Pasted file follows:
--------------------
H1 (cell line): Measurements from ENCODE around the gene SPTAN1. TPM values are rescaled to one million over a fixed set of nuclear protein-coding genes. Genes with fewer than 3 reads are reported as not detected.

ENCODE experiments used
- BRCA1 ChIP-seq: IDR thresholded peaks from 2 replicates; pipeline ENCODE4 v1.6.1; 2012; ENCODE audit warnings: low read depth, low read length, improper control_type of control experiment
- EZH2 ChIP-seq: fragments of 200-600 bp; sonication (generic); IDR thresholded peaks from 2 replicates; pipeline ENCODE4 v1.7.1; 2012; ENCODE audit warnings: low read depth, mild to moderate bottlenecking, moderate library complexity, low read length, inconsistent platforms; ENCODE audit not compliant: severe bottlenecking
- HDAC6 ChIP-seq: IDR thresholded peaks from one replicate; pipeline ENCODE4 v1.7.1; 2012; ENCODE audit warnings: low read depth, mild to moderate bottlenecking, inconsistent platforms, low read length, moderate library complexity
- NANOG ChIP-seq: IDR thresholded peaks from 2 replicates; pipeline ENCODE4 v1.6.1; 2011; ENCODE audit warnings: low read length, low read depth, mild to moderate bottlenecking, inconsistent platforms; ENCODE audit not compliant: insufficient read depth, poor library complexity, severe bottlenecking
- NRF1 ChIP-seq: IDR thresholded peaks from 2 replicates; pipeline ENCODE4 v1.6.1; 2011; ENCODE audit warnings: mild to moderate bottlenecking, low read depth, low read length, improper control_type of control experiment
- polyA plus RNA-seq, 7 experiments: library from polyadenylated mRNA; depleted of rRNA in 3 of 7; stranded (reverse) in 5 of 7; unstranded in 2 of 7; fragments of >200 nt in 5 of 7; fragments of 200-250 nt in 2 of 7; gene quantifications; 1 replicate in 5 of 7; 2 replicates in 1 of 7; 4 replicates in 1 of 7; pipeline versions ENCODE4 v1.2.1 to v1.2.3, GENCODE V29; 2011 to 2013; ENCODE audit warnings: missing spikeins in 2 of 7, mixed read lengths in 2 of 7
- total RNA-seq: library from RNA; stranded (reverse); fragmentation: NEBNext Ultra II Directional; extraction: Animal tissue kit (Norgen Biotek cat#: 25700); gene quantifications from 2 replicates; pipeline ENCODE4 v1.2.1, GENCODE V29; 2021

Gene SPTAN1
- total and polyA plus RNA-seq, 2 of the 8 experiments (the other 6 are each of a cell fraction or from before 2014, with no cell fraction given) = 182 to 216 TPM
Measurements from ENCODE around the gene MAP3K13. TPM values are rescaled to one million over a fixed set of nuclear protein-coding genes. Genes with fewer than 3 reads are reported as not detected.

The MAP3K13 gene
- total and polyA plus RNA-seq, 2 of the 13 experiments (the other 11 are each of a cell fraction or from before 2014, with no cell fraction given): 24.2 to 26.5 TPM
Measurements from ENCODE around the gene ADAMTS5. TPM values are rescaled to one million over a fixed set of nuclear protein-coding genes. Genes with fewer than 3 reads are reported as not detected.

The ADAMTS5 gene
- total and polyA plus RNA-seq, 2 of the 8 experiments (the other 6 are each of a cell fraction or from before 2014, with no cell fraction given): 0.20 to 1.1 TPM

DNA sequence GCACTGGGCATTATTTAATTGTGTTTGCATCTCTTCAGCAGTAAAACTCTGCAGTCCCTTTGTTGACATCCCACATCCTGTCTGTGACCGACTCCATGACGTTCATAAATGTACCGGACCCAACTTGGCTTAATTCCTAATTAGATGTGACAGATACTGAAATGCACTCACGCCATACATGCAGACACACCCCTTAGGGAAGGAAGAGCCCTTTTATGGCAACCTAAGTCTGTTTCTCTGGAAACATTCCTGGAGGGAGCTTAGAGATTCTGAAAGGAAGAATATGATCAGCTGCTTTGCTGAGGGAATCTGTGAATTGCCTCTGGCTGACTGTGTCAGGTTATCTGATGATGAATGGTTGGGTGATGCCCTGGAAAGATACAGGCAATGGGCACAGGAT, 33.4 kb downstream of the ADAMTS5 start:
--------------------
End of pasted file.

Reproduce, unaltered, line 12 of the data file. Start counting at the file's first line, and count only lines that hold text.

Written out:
Measurements from ENCODE around the gene MAP3K13. TPM values are rescaled to one million over a fixed set of nuclear protein-coding genes. Genes with fewer than 3 reads are reported as not detected.